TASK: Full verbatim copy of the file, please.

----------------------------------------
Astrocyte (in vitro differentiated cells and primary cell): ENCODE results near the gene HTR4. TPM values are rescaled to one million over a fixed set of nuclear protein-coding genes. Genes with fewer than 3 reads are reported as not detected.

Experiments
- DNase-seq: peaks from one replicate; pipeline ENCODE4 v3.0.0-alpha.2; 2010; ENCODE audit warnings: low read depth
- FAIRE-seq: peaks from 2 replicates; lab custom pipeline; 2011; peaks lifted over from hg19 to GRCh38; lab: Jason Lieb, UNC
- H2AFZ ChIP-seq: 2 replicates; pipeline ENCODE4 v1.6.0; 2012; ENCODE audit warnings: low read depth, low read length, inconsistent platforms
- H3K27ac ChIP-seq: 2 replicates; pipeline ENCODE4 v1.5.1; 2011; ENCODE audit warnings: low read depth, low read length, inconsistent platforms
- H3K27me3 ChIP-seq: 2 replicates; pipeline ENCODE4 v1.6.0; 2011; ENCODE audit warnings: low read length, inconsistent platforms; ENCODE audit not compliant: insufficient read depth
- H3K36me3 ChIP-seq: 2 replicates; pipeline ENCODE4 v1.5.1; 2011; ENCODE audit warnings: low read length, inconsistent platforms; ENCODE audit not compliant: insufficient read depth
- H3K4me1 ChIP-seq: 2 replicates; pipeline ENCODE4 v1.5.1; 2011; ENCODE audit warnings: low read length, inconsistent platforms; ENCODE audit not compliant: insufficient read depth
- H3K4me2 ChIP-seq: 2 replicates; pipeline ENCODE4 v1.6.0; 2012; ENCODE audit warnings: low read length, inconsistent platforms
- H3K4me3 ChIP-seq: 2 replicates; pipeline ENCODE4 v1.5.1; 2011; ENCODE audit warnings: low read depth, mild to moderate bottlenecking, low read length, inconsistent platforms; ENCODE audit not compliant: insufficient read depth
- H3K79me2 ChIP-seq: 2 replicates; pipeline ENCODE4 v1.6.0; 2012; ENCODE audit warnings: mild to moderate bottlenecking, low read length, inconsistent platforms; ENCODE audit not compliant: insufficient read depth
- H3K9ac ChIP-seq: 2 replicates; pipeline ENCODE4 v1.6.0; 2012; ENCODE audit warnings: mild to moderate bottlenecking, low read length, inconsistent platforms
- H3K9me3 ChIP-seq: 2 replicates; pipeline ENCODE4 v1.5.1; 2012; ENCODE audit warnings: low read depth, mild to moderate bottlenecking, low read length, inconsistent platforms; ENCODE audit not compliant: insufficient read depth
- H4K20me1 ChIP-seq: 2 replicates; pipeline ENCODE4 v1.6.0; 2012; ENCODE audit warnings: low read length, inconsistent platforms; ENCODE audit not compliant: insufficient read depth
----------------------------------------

Astrocyte (in vitro differentiated cells and primary cell): ENCODE results near the gene HTR4. TPM values are rescaled to one million over a fixed set of nuclear protein-coding genes. Genes with fewer than 3 reads are reported as not detected.

Experiments
- DNase-seq: peaks from one replicate; pipeline ENCODE4 v3.0.0-alpha.2; 2010; ENCODE audit warnings: low read depth
- FAIRE-seq: peaks from 2 replicates; lab custom pipeline; 2011; peaks lifted over from hg19 to GRCh38; lab: Jason Lieb, UNC
- H2AFZ ChIP-seq: 2 replicates; pipeline ENCODE4 v1.6.0; 2012; ENCODE audit warnings: low read depth, low read length, inconsistent platforms
- H3K27ac ChIP-seq: 2 replicates; pipeline ENCODE4 v1.5.1; 2011; ENCODE audit warnings: low read depth, low read length, inconsistent platforms
- H3K27me3 ChIP-seq: 2 replicates; pipeline ENCODE4 v1.6.0; 2011; ENCODE audit warnings: low read length, inconsistent platforms; ENCODE audit not compliant: insufficient read depth
- H3K36me3 ChIP-seq: 2 replicates; pipeline ENCODE4 v1.5.1; 2011; ENCODE audit warnings: low read length, inconsistent platforms; ENCODE audit not compliant: insufficient read depth
- H3K4me1 ChIP-seq: 2 replicates; pipeline ENCODE4 v1.5.1; 2011; ENCODE audit warnings: low read length, inconsistent platforms; ENCODE audit not compliant: insufficient read depth
- H3K4me2 ChIP-seq: 2 replicates; pipeline ENCODE4 v1.6.0; 2012; ENCODE audit warnings: low read length, inconsistent platforms
- H3K4me3 ChIP-seq: 2 replicates; pipeline ENCODE4 v1.5.1; 2011; ENCODE audit warnings: low read depth, mild to moderate bottlenecking, low read length, inconsistent platforms; ENCODE audit not compliant: insufficient read depth
- H3K79me2 ChIP-seq: 2 replicates; pipeline ENCODE4 v1.6.0; 2012; ENCODE audit warnings: mild to moderate bottlenecking, low read length, inconsistent platforms; ENCODE audit not compliant: insufficient read depth
- H3K9ac ChIP-seq: 2 replicates; pipeline ENCODE4 v1.6.0; 2012; ENCODE audit warnings: mild to moderate bottlenecking, low read length, inconsistent platforms
- H3K9me3 ChIP-seq: 2 replicates; pipeline ENCODE4 v1.5.1; 2012; ENCODE audit warnings: low read depth, mild to moderate bottlenecking, low read length, inconsistent platforms; ENCODE audit not compliant: insufficient read depth
- H4K20me1 ChIP-seq: 2 replicates; pipeline ENCODE4 v1.6.0; 2012; ENCODE audit warnings: low read length, inconsistent platforms; ENCODE audit not compliant: insufficient read depth